The U.S. Supreme Court on Tuesday agreed to hear a case challenging Colorado's LGBTQ protections law.

Lorie Smith sued to have the law withdrawn, claiming it would force her to create wedding websites for gay and lesbian couples.

Last year, a three-judge panel of the 10th Circuit Court of Appeals in Denver denied Smith's challenge to the law.

Smith is represented by the Alliance Defending Freedom (ADF), an Arizona-based group opposed to LGBTQ rights. ADF lawyers argued that the law forces Smith to violate her Christian beliefs and has kept her from offering wedding-related services such as websites through her company 303 Creative.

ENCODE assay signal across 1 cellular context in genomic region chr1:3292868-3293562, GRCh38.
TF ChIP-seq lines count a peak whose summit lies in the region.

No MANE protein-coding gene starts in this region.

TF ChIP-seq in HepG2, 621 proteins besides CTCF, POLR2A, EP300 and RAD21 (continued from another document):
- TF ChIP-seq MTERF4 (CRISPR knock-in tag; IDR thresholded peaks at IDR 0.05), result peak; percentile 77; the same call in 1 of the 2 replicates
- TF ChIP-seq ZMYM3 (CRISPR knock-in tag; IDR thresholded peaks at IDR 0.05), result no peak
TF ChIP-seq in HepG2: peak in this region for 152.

“Lorie Smith faces real and imminent harm,” ADF lawyers claimed in their petition. “Five years after leaving her corporate position to open her own website-design business, she remains in limbo, unable to offer her design services for marriage celebrations – prohibited even from posting a statement about her marriage beliefs – and losing income.”

In a brief filed last year in support of the law, LGBTQ legal group Lambda Legal said that the law was about protecting LGBTQ people from discrimination and not about “cake or websites or flowers.”

“This really isn’t about cake or websites or flowers,” Lambda Legal senior counsel Jennifer C. Pizer said in a statement. “It’s about protecting LGBTQ people and their families from being subjected to slammed doors, service refusals and public humiliation in countless places – from fertility clinics to funeral homes and everywhere in between.”